One of the 10,000 spiritual laws is that the gun is always to somebody’s head, the cross is always on somebody’s back. This means we have to give up “this” to get “that.” Somebody is always sacrificing herself, himself, for someone else. Parents sacrifice themselves for their children, children for parents, one spouse for the other spouse. We are always handing ourselves over to something, to someone. Soldiers sacrifice themselves for their country, or for their sense of honor and duty. Workers sacrifice themselves for their jobs. We are always giving ourselves up to something or other. And, if we don’t, we do.

If we refuse to sacrifice ourselves for anything, that, too is a sacrifice of sorts. We die by refusing to die. We become cold, and hard, and bitter, and rigid, and die even though we might continue to go through the motions of living, because we refuse to pay the price of right relationship by sacrificing ourselves for the sake of the relationship. We cannot be good company without sacrificing ourselves—without letting go of something that is important to us for the sake of something that is more important, namely, the company we offer to those about us. We cannot live without dying, and we cannot do all the dying—we cannot die all the time.

It would be easy enough if the rule were simple and straight-forward: You have to always sacrifice yourself for the sake of the relationship no matter what. But, the complicating factor is that there is no relationship if the others in relationship with you don’t care, and don’t reciprocate. There is no relationship if the others in relationship with you aren’t sacrificing themselves for the sake of the relationship. Then, you are dying for nothing. The relationship is not capable of life, and cannot sustain life, and will only drain you dry.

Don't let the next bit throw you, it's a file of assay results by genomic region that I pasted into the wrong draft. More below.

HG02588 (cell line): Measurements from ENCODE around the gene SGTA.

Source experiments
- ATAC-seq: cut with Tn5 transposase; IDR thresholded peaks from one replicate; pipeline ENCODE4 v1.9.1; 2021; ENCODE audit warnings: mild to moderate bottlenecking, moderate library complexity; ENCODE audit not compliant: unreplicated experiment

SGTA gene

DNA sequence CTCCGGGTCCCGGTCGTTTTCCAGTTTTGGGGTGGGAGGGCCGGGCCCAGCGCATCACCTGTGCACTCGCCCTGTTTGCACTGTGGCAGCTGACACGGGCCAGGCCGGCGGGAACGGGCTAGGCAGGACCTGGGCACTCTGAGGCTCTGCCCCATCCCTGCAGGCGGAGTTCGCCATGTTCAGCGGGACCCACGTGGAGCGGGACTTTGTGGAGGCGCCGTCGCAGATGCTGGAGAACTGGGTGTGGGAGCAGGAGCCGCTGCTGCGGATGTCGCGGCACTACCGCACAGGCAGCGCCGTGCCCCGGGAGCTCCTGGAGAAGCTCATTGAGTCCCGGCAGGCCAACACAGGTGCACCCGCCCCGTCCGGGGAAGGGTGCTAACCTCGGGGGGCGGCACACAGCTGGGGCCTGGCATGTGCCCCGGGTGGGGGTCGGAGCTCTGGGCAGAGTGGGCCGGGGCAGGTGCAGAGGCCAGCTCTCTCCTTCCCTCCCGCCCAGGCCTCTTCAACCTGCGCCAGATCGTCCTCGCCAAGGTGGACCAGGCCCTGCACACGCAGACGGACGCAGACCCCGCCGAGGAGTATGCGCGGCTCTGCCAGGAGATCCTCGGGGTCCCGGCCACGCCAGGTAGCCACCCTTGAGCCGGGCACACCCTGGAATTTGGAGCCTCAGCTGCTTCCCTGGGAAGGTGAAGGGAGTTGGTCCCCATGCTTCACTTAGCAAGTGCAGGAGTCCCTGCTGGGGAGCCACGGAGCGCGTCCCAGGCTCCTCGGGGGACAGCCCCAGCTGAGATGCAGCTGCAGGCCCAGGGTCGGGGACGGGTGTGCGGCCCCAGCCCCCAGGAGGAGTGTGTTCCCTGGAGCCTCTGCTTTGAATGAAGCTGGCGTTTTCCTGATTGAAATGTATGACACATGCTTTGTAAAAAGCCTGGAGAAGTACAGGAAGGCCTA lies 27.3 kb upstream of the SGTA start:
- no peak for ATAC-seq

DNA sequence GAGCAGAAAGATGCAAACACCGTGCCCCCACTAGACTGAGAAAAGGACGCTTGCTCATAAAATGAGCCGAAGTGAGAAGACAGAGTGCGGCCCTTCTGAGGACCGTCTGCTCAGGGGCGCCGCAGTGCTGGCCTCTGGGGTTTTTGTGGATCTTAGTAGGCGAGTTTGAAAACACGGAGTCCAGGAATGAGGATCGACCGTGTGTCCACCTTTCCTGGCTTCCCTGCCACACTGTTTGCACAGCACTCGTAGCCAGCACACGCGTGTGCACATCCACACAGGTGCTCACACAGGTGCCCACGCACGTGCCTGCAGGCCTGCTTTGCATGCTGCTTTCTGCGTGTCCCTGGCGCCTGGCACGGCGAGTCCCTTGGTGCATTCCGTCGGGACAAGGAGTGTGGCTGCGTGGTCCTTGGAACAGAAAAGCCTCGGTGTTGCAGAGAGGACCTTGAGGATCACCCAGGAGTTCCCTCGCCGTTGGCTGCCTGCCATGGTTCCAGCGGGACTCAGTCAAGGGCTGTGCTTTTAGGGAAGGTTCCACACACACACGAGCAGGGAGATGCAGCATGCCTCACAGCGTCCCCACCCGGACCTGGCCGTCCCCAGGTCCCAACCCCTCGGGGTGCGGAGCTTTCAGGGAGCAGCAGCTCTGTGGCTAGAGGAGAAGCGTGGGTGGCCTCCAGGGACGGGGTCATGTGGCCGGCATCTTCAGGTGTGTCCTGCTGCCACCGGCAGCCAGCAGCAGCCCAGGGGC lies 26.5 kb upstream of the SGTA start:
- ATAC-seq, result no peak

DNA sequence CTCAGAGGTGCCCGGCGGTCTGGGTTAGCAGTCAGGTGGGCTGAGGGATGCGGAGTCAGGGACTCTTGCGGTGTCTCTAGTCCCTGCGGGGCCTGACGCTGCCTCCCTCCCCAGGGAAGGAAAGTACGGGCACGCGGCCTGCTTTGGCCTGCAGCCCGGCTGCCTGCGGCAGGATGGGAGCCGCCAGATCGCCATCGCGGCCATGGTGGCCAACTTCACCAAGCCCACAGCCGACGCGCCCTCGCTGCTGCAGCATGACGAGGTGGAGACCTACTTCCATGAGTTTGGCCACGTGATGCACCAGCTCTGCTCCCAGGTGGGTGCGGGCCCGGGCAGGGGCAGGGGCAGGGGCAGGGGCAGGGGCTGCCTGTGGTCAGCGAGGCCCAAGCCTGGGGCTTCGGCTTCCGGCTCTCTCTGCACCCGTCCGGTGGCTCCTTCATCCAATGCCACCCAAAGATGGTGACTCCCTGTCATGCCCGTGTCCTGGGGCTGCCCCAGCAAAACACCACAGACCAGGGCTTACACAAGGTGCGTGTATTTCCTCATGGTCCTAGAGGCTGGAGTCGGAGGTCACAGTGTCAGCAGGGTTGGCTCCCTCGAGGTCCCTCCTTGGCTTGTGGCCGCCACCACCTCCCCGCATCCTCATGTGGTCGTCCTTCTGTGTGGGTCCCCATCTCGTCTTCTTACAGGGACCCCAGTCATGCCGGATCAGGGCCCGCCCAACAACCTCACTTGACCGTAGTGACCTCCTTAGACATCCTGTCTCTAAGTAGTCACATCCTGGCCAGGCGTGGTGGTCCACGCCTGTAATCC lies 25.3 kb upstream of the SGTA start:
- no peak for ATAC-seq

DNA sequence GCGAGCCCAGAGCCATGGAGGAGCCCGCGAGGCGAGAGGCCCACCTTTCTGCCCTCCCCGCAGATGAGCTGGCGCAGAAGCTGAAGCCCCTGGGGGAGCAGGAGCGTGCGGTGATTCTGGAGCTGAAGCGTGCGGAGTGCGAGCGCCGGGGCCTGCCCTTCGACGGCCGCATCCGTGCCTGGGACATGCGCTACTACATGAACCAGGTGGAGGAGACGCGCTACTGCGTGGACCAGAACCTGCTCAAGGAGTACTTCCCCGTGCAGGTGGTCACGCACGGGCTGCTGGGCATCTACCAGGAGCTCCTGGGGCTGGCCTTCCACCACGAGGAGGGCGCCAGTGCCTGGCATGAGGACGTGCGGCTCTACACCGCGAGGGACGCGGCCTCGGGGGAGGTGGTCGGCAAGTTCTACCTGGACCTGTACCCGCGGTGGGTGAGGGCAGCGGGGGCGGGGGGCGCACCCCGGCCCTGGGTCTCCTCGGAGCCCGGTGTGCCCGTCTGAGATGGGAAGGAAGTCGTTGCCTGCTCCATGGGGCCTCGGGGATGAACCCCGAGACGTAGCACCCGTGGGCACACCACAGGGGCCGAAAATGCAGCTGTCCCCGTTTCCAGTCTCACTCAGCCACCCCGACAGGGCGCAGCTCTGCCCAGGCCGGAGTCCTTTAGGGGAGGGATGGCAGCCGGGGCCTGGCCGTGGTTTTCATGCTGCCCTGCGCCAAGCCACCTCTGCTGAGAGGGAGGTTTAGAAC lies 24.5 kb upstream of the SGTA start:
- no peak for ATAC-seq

What do you then? Then, you wake up, and consider your options, and make what you think is your best choice among the choices available to you. “This is the way it is. And, this is what can be done about it. And, that’s that.” You may continue to die in the relationship that isn’t a relationship, for a number of reasons, but, now, you are dying for yourself and not for the relationship. And, the right kind of death has life-potential even in the most life-less of circumstances. Where is your best chance at life? When to stay is to die, and to leave is to die, where is your best chance at life?

We are here to live, not to die! But, we pay a price to be alive. In living, we die, and, in dying, we live—if it is the right kind of death! Ah, to die rightly, now that’s the problem! And, that’s the catch. Which ditch to die in? There are no answers to that one. We figure it out for ourselves, one ditch at a time.

Where do we draw the line? Frasier Snowden says “The only true philosophical question is, ‘Where do you draw the line?’” It’s philosophical because the answer isn’t “out there,” like, “What’s the phone number of the water department?” Or, “Where did you put the umbrella?” It is “in here,” like “What is worth doing with my life?” Or, “What does it mean to be alive?” Where do we draw the line? We make the call. For better or worse. And learn as we go.